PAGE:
sunflower inprogress

in progress image of “Brilliance” watercolour by Angela Fehr

There is a mystique about art. I think we all love watching an artist at work, and in my watercolour classes and demonstrations people invariably comment on how easy I make watercolor painting look. It’s a little secret among artists. You just know we all get together and plot on how to make painting look easy…until the observer tries to do it. It’s just our little scheme.

While I derive tremendous joy and satisfaction in painting, it has not come easily. Especially lately as I delight in painting and yet feel such a strong awareness of how much I have to learn. I am fatigued by every painting effort as I challenge myself with  new ideas and techniques, growing and always learning. The actual hours that go into a painting reflect very little of painting’s value.

When artists are asked (and we are asked this frequently) “How long did it take you to paint that?” we shudder a little. In an economy where most people are paid by the hour, we are wired to read value into time, and I rarely paint anything that takes more than 4-6 hours of actual painting time. I never want to give an answer that could potentially deprecate what goes into every piece of original art that I create.

(A)spir(al)ing, watercolour by Angela Fehr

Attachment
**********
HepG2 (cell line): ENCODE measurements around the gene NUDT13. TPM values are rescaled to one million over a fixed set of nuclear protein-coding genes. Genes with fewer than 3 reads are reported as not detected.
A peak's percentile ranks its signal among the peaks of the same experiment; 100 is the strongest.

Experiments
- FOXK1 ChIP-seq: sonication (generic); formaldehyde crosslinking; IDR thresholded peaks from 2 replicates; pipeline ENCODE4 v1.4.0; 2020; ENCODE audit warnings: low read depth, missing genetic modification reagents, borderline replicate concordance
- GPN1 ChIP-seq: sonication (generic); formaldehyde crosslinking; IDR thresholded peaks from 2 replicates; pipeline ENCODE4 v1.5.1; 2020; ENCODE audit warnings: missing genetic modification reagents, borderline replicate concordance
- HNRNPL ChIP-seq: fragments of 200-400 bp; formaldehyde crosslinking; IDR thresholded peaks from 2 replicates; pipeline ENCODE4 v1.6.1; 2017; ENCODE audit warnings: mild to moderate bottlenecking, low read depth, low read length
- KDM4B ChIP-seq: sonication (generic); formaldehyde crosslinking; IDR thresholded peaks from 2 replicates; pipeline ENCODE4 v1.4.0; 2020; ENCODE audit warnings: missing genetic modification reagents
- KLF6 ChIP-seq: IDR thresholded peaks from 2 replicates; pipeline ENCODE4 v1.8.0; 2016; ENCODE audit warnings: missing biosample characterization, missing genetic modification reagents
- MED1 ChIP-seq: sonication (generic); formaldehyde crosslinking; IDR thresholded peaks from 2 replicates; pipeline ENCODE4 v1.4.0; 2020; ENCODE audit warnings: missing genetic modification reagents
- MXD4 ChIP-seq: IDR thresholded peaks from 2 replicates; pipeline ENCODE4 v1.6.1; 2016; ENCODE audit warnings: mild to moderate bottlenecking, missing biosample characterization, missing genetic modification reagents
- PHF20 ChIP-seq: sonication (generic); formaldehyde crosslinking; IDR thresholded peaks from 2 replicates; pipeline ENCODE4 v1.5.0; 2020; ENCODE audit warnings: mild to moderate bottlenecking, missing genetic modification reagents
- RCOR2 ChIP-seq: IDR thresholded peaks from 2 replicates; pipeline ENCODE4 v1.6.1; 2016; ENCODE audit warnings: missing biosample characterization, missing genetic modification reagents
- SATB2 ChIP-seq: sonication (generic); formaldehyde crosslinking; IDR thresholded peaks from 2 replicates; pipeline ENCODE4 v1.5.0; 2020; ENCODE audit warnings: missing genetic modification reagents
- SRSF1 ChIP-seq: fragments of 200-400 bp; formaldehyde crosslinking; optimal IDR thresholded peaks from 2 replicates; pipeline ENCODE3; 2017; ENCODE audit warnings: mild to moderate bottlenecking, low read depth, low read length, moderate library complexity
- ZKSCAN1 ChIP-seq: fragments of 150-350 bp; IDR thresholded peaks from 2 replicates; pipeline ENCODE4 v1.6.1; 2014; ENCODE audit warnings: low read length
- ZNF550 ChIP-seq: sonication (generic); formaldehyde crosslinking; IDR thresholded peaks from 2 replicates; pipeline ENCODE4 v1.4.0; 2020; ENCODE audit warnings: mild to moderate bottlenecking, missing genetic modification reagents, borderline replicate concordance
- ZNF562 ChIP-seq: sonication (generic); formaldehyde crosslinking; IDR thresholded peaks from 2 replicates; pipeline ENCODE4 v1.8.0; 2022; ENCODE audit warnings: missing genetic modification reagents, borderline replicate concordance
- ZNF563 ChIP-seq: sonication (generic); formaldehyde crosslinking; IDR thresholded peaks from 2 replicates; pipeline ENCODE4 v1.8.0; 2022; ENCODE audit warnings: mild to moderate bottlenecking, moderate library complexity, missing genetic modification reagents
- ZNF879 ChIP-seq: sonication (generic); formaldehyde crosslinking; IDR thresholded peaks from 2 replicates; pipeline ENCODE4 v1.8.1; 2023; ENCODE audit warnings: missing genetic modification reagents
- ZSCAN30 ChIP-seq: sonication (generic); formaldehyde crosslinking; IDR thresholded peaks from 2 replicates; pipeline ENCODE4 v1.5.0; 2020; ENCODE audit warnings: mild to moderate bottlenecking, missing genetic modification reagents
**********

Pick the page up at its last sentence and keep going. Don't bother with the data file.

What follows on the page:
Can I propose to you that the actual painting time is only a small part of the time that went into my paintings? Just as in my watercolour classes I am the first one to see promise in an area of a student’s painting and tell them to “Stop! Let it dry. Look it over. Leave that as it is,” the time in between painting sessions is possibly even more important than the time spent painting.

My paintings are made up of three different types of time:

  1. The time spent painting, usually measured in hours.
  2. The time spent away from the painting, coming back to look with fresh eyes, daydreaming possible outcomes, studying it for weak areas; usually measured in days. (sometimes weeks or years)
  3. The cumulative experience of a lifetime of painting, which never ends and is measured in years. I’m at eighteen years of watercolour experience, and a lifetime of art immersion.

Without any one of these time periods, a successful painting can never happen.